A Family Law property settlement should be fair to both parties and recognise the contributions made by each party, and also each party’s future needs.

The Family Law Courts adopt a four-step approach to determining an appropriate property settlement. These four steps are:

  1. Identifying the assets and liabilities of the relationship.
  2. Assessing the contributions by each person to the relationship.
  3. Considering the future needs of each party.
  4. Considering whether the settlement is “just and equitable”.

The first step requires us to identify all the assets and liabilities of the relationship including houses, cars, bank accounts, superannuation, home loans and credit cards. This can be done by the exchange of disclosure documents between the parties, or by agreement between the parties.

What's Involved in a Property Settlement

The second step requires us to assess what contributions each person made to the relationship. There are three main categories of contributions:

  1. Financial contributions such as property that was brought into the relationship, wages received, gifts from family members, and any lump sums of money received such as inheritances and redundancy payments.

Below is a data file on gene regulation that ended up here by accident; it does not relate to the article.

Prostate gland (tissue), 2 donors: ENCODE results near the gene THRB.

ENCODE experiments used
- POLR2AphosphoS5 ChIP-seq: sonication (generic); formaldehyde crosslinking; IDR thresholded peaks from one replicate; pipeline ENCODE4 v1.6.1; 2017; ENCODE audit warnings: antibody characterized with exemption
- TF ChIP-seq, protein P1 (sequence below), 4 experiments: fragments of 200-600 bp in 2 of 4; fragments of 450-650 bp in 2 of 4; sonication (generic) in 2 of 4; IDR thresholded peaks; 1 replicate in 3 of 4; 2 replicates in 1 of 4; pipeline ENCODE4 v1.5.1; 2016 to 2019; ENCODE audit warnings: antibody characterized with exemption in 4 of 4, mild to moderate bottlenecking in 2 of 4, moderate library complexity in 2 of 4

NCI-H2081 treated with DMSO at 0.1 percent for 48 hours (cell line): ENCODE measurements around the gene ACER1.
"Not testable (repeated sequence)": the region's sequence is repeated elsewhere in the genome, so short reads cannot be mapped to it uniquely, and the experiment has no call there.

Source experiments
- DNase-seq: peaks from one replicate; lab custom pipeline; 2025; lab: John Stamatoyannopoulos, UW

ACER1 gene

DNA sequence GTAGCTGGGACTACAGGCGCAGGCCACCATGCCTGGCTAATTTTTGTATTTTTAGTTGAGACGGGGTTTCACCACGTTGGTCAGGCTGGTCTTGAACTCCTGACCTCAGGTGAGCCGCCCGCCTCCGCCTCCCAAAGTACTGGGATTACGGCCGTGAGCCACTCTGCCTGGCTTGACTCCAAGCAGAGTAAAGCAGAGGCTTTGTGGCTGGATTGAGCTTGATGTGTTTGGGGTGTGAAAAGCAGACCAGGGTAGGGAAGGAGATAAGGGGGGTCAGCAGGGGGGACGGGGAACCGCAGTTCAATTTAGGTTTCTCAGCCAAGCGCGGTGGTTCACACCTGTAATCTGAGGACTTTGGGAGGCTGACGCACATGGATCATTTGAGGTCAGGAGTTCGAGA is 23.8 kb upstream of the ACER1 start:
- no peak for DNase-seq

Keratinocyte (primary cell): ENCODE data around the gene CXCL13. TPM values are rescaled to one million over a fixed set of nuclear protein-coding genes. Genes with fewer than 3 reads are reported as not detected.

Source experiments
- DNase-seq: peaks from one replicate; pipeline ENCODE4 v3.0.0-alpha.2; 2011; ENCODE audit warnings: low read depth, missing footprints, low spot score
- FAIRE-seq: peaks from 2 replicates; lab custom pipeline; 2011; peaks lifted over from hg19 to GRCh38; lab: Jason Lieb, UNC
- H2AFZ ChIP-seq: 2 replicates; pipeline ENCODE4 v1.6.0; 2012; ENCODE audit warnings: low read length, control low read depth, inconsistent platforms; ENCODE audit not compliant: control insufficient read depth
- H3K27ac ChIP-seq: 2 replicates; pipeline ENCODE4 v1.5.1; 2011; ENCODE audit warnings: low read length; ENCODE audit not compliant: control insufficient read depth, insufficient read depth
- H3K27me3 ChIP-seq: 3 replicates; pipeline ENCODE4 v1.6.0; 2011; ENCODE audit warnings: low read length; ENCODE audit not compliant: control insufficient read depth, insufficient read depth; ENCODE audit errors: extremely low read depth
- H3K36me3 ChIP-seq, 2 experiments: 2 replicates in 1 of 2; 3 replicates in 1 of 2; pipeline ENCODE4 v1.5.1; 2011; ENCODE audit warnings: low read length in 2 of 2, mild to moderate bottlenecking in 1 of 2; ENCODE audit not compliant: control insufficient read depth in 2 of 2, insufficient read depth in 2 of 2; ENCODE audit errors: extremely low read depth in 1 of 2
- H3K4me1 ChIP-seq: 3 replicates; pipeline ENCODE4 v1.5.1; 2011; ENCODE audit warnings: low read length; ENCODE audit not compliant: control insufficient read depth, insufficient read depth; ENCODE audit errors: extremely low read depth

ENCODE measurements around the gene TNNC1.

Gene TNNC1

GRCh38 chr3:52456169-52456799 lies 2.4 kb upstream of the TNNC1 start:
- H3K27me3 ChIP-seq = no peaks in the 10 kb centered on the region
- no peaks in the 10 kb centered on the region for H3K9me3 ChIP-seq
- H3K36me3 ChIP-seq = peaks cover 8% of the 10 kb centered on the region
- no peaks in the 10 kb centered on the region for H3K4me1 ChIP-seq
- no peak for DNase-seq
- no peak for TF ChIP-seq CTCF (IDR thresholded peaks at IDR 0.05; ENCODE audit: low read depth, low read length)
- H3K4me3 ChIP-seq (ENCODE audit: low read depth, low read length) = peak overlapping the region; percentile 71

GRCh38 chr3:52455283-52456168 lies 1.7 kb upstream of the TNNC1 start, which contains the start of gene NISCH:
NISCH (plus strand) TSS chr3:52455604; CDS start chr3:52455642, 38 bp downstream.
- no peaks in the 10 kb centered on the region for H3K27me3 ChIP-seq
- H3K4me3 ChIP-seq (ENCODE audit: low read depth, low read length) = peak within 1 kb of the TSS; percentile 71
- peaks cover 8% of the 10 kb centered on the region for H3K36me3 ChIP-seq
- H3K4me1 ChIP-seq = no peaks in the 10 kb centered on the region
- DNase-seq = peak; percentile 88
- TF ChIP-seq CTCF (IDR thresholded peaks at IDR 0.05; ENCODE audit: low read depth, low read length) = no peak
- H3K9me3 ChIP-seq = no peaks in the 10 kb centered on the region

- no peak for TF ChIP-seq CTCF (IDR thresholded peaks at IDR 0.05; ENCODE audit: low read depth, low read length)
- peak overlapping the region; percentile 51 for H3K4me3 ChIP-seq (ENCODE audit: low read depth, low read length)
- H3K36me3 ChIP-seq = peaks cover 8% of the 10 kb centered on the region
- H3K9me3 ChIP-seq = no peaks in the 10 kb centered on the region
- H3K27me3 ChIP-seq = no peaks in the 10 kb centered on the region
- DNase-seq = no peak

2. Non-financial contributions such as work or renovations done to improve a property or managing an investment property.
  3. Contributions to the welfare of the family including domestic and homemaker duties and caring for the children.

In recent times, the “breadwinner contributions” and “homemaker contributions” have generally been treated as equal to ensure that the stay-at-home parent is not disadvantaged.

breadwinner vs homemaker contributions

Once we have assessed the contributions made by each party to the relationship, step three requires us to consider whether either party has any future needs, and whether there should be an adjustment made to the contributions because of this future need. Examples of future needs include, ongoing care of the parties’ children, a disparity in earning capacity, and any ongoing health issues.

After completing steps one to three, we will have an idea of an appropriate percentage range of the property that a party is entitled to. If there is agreement between the parties about a property settlement, then we can prepare Consent Orders to be filed by the Court. If parties cannot agree on a property settlement, it may be necessary to commence court proceedings.

If the matter proceeds through the Court then we get to step four where the decision is in the hands of the Court to determine what is a “just and equitable” property settlement. It is possible that neither party will be happy with this decision.

If you have any questions regarding a property settlement or require assistance negotiating a property settlement with your partner or spouse you should contact a lawyer specialising in Family Law without delay.